UFAE and IAE Working Papers
June 1, 2010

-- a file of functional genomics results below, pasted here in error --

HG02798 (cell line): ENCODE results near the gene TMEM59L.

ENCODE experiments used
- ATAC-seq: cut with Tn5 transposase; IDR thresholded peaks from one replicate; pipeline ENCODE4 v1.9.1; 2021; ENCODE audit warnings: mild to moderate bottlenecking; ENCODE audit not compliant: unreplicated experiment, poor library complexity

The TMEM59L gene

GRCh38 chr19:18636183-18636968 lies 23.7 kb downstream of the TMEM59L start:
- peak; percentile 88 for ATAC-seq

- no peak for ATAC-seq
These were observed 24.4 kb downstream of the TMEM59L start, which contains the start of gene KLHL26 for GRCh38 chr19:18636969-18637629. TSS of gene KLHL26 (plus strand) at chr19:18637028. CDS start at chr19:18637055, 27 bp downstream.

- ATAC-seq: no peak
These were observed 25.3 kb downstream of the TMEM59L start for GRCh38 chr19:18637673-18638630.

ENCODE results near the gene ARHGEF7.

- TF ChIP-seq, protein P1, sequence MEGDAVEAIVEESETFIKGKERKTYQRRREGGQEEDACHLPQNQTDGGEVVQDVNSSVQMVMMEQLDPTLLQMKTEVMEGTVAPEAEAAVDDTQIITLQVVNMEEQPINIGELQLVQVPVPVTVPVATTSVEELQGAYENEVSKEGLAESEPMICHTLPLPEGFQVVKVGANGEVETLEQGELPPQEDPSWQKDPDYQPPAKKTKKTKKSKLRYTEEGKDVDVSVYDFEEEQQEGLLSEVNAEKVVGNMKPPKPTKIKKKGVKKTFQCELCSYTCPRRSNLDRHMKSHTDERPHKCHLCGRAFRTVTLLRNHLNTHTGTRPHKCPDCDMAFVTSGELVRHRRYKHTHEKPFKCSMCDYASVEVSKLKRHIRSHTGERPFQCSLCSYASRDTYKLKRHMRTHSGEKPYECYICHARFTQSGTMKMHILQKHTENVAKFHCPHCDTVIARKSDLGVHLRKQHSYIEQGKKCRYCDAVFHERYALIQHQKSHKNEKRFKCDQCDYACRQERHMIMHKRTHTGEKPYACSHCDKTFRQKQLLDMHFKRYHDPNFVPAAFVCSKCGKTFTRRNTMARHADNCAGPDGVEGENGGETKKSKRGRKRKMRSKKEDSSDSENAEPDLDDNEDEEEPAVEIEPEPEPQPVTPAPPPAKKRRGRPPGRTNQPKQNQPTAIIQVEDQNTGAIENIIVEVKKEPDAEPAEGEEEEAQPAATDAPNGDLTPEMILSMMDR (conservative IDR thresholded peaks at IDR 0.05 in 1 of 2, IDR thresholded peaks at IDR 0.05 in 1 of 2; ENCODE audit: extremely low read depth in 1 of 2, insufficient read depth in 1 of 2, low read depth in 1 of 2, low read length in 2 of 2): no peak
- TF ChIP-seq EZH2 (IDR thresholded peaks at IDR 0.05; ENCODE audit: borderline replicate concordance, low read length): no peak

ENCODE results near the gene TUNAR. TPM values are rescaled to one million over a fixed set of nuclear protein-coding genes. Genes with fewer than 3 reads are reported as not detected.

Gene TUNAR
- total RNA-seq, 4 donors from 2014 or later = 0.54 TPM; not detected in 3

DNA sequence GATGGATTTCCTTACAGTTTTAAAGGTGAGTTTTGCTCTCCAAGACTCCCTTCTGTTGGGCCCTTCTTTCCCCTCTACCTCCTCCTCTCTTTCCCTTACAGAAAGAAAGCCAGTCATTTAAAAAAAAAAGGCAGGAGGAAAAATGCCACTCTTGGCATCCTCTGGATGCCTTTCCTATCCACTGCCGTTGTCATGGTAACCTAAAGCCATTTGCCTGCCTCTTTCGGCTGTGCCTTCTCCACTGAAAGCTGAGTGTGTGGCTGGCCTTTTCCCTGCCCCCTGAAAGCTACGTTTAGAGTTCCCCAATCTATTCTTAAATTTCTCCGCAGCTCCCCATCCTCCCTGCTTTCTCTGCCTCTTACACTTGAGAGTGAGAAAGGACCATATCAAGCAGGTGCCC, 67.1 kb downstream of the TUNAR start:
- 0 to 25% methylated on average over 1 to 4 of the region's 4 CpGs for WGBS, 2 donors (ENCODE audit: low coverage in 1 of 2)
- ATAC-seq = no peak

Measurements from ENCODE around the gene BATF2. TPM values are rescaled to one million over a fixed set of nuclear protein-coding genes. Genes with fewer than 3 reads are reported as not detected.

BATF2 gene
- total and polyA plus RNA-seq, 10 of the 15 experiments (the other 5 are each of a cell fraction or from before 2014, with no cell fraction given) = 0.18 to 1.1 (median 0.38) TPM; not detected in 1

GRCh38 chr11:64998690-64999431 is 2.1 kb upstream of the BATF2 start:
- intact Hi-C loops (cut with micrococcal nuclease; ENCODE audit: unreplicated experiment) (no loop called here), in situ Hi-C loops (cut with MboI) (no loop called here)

There is a high degree of sex-typing in young children’s occupational aspirations and this has consequences for subsequent occupational segregation. Sociologists typically attribute early sexdifferences in occupational preferences to gender socialization. Yet we still know surprisingly little about the mechanisms involved in the intergenerational transmission of sex-typical preferences and there is considerable theoretical controversy regarding the role of individual agency in the process of preference formation. This study analyzes the determinants of sex-typed occupational aspirations amongst British children aged between 11 and 15. We specify different mechanisms involved in the transmission of sex-typical preferences and propose an innovative definition of individual agency that is anchored in observable psychological traits linked to self-direction. This allows us to perform a simultaneous test of socialization and agency predictors of occupational sex-typing. We find that parental influences on occupational preferences operate mainly through three distinctive channels: 1) the effect that parental socio-economic resources have on the scope of children’s occupational aspirations, 2) children’s direct imitation of parental occupations, and 3) children’s learning of sextyped roles via the observation of parental behavior. We also find a strong net effect of children’s own psychological predispositions —self-esteem in particular— on the incidence of sex-typical occupational preferences. Yet large differences in the occupational aspirations of girls and boys remain unexplained.